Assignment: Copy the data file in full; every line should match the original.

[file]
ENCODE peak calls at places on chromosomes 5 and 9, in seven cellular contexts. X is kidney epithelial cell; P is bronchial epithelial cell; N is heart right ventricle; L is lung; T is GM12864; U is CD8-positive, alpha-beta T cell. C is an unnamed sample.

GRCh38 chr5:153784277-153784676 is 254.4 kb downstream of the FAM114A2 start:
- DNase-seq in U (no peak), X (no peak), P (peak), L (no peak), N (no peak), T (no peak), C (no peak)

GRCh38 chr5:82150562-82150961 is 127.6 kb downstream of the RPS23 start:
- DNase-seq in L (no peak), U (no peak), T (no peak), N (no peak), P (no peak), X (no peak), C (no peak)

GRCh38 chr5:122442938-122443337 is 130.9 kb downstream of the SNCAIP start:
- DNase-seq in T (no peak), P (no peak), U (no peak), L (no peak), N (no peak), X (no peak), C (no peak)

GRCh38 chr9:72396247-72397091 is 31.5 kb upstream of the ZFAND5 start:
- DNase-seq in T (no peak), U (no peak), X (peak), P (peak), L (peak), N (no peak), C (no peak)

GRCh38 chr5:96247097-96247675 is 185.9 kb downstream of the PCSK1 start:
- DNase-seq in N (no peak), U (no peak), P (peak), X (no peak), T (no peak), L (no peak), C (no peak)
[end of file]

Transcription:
ENCODE peak calls at places on chromosomes 5 and 9, in seven cellular contexts. X is kidney epithelial cell; P is bronchial epithelial cell; N is heart right ventricle; L is lung; T is GM12864; U is CD8-positive, alpha-beta T cell. C is an unnamed sample.

GRCh38 chr5:153784277-153784676 is 254.4 kb downstream of the FAM114A2 start:
- DNase-seq in U (no peak), X (no peak), P (peak), L (no peak), N (no peak), T (no peak), C (no peak)

GRCh38 chr5:82150562-82150961 is 127.6 kb downstream of the RPS23 start:
- DNase-seq in L (no peak), U (no peak), T (no peak), N (no peak), P (no peak), X (no peak), C (no peak)

GRCh38 chr5:122442938-122443337 is 130.9 kb downstream of the SNCAIP start:
- DNase-seq in T (no peak), P (no peak), U (no peak), L (no peak), N (no peak), X (no peak), C (no peak)

GRCh38 chr9:72396247-72397091 is 31.5 kb upstream of the ZFAND5 start:
- DNase-seq in T (no peak), U (no peak), X (peak), P (peak), L (peak), N (no peak), C (no peak)

GRCh38 chr5:96247097-96247675 is 185.9 kb downstream of the PCSK1 start:
- DNase-seq in N (no peak), U (no peak), P (peak), X (no peak), T (no peak), L (no peak), C (no peak)